Every few generations, the time comes to renovate economic theory. The liberalism of the 18th and 19th centuries, from the pens of Adam Smith, Jeremy Bentham, John Stuart Mill and others, gave way to the theories of Karl Marx and Henry George. These succumbed in turn to the work of John Maynard Keynes and T.H. Marshall, which fell away under the combined influence of Friedrich Hayek and Milton Friedman, among others.

Since the financial crisis of 2008, economists and political philosophers have been at work on our generation’s renovation. My New Year’s resolution is to help that renovation advance by following along as David Brancaccio, host of public radio’s “Marketplace Morning Report,” engages his listeners in a virtual book club, reading a chapter a month of an important new open-access economics textbook called “Economy, Society, and Public Policy.” This textbook is produced by a global network of leading economists anchored at the University of London and called CORE (short for CORE Economics Education).

As the names of our leading economic theorists change, so, too, do key ideas, because errors in the views of preceding generations are corrected. Every coherent paradigm in political economy has a north star in a set of values, and this is the first place errors can creep in. As CORE economists Wendy Carlin and Samuel Bowles put it at a recent conference, classical liberalism rested on commitments to order, anti-paternalistic liberty, autonomy and specific forms of utilitarianism. Keynesian social democracy laid its foundations on values of solidarity, security and fairness. The neoliberal paradigms of the 1970s, ’80s and ’90s focused on freedom from governmental interference and procedural justice.

As I argued recently in an essay in the Atlantic, “The Road from Serfdom,” there are three fundamental blind spots in our most recent paradigms of political economy. The first is a description of human beings as “rational actors,” whose decisions rest on essentially utilitarian forms of calculation. The second is a depiction of society as consisting of millions of Robinson Crusoes, all wholly independent of one another. The third is a failure to recognize the value in forms of coordination achieved other than through the price mechanism.

Instead, human beings are purposive actors whose intentionality extends beyond narrow calculations of interest; our goals and values cannot always be represented in financial terms. Also, human beings are social, and their preferences change over time and in relation to the communities of which they are part. Social cohesion is an efficiency mechanism ― transactions, institution-building and the like all move forward more easily, and in a less costly fashion, when fueled by interpersonal trust ― and the same is true of well-functioning political institutions. Neither of these can be achieved through market mechanisms alone. Finally, human beings navigate all of this with incomplete information, and what economists have come to call “bounded rationality” limits our cognitive and affective processing.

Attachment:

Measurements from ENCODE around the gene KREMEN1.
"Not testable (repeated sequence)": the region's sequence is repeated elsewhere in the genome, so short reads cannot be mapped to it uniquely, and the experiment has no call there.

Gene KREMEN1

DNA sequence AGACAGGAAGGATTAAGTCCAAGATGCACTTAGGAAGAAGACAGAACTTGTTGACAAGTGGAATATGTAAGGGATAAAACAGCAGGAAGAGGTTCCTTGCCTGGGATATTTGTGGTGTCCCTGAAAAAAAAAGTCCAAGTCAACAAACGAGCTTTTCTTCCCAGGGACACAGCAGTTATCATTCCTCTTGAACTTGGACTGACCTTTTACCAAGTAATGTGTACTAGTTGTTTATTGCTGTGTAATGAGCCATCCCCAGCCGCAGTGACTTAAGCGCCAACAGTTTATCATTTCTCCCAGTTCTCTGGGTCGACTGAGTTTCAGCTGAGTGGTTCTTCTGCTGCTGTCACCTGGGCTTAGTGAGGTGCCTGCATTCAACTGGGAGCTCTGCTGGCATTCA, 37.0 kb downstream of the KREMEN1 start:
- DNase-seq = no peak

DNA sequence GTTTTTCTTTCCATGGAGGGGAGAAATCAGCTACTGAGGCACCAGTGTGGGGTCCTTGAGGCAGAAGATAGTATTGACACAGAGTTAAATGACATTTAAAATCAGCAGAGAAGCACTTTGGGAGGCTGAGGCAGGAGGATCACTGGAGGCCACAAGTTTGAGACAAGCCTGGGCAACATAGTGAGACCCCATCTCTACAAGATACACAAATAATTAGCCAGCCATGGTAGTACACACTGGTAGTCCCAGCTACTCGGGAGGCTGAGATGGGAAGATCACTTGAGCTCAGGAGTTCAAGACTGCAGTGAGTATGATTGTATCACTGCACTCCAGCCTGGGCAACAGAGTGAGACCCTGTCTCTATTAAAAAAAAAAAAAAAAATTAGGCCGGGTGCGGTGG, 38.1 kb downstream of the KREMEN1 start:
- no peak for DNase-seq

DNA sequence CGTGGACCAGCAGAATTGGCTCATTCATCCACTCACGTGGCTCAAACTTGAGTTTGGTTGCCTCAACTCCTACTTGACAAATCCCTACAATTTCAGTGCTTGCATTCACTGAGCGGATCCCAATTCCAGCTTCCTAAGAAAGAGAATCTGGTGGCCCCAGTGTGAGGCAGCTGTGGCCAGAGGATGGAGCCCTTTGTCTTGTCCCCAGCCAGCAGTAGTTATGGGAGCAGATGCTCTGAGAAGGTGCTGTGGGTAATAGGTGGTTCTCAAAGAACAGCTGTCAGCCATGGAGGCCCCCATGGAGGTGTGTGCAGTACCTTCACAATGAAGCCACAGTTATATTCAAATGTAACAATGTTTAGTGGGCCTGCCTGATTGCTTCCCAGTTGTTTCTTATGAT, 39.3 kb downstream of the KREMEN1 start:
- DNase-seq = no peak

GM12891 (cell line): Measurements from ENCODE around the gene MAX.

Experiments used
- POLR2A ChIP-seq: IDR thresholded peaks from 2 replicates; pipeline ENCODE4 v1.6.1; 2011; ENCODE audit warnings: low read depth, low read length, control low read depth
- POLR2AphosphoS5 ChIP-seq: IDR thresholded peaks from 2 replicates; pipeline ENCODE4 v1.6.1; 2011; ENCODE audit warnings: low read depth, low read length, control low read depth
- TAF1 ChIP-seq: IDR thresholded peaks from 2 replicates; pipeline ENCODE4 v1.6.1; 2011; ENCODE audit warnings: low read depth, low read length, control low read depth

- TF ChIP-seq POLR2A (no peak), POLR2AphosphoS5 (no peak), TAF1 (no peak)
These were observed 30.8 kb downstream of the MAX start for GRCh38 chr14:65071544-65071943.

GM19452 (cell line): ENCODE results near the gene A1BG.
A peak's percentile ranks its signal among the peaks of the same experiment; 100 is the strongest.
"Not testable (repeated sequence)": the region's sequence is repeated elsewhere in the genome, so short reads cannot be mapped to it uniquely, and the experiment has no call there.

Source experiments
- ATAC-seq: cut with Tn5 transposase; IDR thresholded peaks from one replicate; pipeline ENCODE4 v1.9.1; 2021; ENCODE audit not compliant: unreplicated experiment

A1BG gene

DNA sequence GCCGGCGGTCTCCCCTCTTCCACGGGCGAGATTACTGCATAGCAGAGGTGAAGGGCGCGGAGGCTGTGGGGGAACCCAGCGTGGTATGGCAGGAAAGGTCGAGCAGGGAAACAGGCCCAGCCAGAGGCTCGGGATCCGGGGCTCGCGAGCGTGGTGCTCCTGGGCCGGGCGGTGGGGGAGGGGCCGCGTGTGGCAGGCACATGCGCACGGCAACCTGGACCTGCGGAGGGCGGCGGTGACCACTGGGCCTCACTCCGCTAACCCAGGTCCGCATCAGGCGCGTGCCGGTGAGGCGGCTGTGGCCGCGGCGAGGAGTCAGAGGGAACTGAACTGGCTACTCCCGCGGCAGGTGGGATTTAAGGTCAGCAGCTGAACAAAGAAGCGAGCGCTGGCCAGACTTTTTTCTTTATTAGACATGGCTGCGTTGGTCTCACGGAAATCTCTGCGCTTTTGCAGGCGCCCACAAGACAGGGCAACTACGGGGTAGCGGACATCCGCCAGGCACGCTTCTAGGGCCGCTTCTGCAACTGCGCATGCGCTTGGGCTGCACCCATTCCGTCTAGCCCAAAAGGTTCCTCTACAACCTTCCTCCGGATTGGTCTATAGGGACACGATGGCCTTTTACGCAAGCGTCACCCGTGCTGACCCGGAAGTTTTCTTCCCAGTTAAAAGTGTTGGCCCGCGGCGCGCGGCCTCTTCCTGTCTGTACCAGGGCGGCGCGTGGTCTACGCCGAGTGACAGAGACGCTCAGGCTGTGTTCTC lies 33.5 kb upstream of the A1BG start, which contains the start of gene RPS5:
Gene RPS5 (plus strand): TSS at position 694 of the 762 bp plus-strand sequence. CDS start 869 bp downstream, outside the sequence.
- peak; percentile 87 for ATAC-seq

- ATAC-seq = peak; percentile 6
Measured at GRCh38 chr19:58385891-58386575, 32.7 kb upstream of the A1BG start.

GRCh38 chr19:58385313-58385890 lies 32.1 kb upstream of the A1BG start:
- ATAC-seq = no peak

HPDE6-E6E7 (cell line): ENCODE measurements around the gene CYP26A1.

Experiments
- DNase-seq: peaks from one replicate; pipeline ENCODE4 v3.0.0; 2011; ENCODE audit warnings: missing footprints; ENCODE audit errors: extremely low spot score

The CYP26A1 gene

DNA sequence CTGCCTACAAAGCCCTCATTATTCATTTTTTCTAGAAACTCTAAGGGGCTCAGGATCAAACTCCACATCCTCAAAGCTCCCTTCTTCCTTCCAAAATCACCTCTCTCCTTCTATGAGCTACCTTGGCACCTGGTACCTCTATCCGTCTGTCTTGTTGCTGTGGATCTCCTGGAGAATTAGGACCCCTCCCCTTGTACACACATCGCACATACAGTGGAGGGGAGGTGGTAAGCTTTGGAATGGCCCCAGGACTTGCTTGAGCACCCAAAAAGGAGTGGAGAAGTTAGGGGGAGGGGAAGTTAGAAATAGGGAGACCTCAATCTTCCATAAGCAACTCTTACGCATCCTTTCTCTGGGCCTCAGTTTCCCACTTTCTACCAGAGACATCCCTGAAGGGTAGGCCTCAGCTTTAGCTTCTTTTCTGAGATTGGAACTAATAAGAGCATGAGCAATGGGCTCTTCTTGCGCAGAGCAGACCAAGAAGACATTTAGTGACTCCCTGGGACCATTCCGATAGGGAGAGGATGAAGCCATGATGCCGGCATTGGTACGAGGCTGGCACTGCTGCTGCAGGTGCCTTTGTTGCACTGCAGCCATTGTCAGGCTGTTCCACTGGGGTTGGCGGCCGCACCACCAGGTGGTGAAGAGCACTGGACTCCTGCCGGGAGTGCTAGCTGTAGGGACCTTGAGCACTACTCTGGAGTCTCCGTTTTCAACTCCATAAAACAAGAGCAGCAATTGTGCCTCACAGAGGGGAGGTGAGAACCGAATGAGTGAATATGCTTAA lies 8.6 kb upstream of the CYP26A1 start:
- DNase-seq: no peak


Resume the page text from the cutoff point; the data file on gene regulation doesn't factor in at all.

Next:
Our blind spots show up not only in the question of fundamental values that go missing or are not used to build economic policy, or in economic models that abstract away from the realities of limited information and bounded rationality. They also show up in the form of policy oddities. For instance, independent central banks were designed to be inflation-fighters, as if building a sound economy would always first and foremost require fighting inflation. But, as is now commonly observed about the Federal Reserve and other central banks, the fundamentals of the present economy indicate that inflation is just not the problem that it was in the 1970s. It’s not clear that central banks should still have inflation-targeting as their primary duty. Central banks have taken up the study of this question, investigating how they might focus on the stability of the financial system and on climate change. But the deeper story here is that political economy itself requires a broad rethink.

CORE has been working on new approaches to the teaching of economics since 2014. It has now published three economic textbooks in e-book form: “The Economy” (2017), “Economy, Society, and Public Policy” (2018) and “Doing Economics” (2018). By starting with real experiences of the economy as we live in it, and real questions about it, these textbooks also begin to renovate economics and economic theory, integrating recent insights into bounded rationality and human coordination into the models used to explain economics.

The “Marketplace” reading group should be an excellent place to learn what leading economic theory can currently tell us about our economy, national and global. Learning together, we might perhaps also achieve fresh answers about how to build and steer an economy that can address the problems of our age: the ongoing need for prosperity and security, and the challenges posed by inequality, disempowerment, experiences of indignity and alienation, and climate change.

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